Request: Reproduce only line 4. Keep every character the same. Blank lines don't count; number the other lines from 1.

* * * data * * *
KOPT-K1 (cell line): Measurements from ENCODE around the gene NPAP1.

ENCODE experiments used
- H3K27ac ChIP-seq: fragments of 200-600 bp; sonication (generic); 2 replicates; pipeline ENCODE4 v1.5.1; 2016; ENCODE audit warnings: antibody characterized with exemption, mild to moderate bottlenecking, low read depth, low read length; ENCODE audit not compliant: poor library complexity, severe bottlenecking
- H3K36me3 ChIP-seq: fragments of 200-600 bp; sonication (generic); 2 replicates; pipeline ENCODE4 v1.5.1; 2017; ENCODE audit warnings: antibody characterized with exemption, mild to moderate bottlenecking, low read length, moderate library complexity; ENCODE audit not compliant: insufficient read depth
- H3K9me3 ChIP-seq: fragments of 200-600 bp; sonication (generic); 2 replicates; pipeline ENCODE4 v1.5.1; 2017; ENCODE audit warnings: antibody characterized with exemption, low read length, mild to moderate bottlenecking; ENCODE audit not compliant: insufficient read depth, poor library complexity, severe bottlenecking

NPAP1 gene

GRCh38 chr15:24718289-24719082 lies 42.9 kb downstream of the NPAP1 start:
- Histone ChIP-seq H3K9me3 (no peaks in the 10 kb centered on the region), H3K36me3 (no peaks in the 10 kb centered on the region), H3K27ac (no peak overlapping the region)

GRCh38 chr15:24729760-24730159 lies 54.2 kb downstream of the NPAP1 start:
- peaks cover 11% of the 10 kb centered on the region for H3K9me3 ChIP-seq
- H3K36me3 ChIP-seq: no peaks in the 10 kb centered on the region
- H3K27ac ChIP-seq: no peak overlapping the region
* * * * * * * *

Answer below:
- H3K36me3 ChIP-seq: fragments of 200-600 bp; sonication (generic); 2 replicates; pipeline ENCODE4 v1.5.1; 2017; ENCODE audit warnings: antibody characterized with exemption, mild to moderate bottlenecking, low read length, moderate library complexity; ENCODE audit not compliant: insufficient read depth